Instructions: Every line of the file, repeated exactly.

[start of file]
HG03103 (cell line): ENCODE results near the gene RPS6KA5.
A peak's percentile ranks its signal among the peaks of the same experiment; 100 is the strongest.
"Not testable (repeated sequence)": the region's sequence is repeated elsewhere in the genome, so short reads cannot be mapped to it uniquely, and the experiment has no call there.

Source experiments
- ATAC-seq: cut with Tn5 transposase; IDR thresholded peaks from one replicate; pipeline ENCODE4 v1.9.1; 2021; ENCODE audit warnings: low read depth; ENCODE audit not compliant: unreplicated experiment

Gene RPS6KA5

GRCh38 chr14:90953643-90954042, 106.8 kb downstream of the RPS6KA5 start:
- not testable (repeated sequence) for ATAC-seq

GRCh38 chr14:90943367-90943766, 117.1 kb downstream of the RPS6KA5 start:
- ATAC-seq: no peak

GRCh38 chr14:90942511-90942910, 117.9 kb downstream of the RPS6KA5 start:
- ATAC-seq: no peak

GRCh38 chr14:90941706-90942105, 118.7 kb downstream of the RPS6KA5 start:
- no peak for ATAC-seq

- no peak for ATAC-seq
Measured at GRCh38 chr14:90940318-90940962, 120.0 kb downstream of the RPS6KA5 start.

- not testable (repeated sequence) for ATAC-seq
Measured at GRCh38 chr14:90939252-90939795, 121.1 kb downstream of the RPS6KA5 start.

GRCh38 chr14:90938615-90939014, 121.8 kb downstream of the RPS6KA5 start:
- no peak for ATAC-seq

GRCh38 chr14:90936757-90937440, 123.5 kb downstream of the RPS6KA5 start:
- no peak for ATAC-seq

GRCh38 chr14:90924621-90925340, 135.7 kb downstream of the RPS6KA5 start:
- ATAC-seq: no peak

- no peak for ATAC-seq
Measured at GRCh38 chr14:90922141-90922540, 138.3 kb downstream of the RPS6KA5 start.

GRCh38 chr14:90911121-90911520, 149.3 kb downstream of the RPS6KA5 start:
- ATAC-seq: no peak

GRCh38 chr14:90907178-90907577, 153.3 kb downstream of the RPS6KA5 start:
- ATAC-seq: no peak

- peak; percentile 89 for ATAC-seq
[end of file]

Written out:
HG03103 (cell line): ENCODE results near the gene RPS6KA5.
A peak's percentile ranks its signal among the peaks of the same experiment; 100 is the strongest.
"Not testable (repeated sequence)": the region's sequence is repeated elsewhere in the genome, so short reads cannot be mapped to it uniquely, and the experiment has no call there.

Source experiments
- ATAC-seq: cut with Tn5 transposase; IDR thresholded peaks from one replicate; pipeline ENCODE4 v1.9.1; 2021; ENCODE audit warnings: low read depth; ENCODE audit not compliant: unreplicated experiment

Gene RPS6KA5

GRCh38 chr14:90953643-90954042, 106.8 kb downstream of the RPS6KA5 start:
- not testable (repeated sequence) for ATAC-seq

GRCh38 chr14:90943367-90943766, 117.1 kb downstream of the RPS6KA5 start:
- ATAC-seq: no peak

GRCh38 chr14:90942511-90942910, 117.9 kb downstream of the RPS6KA5 start:
- ATAC-seq: no peak

GRCh38 chr14:90941706-90942105, 118.7 kb downstream of the RPS6KA5 start:
- no peak for ATAC-seq

- no peak for ATAC-seq
Measured at GRCh38 chr14:90940318-90940962, 120.0 kb downstream of the RPS6KA5 start.

- not testable (repeated sequence) for ATAC-seq
Measured at GRCh38 chr14:90939252-90939795, 121.1 kb downstream of the RPS6KA5 start.

GRCh38 chr14:90938615-90939014, 121.8 kb downstream of the RPS6KA5 start:
- no peak for ATAC-seq

GRCh38 chr14:90936757-90937440, 123.5 kb downstream of the RPS6KA5 start:
- no peak for ATAC-seq

GRCh38 chr14:90924621-90925340, 135.7 kb downstream of the RPS6KA5 start:
- ATAC-seq: no peak

- no peak for ATAC-seq
Measured at GRCh38 chr14:90922141-90922540, 138.3 kb downstream of the RPS6KA5 start.

GRCh38 chr14:90911121-90911520, 149.3 kb downstream of the RPS6KA5 start:
- ATAC-seq: no peak

GRCh38 chr14:90907178-90907577, 153.3 kb downstream of the RPS6KA5 start:
- ATAC-seq: no peak

- peak; percentile 89 for ATAC-seq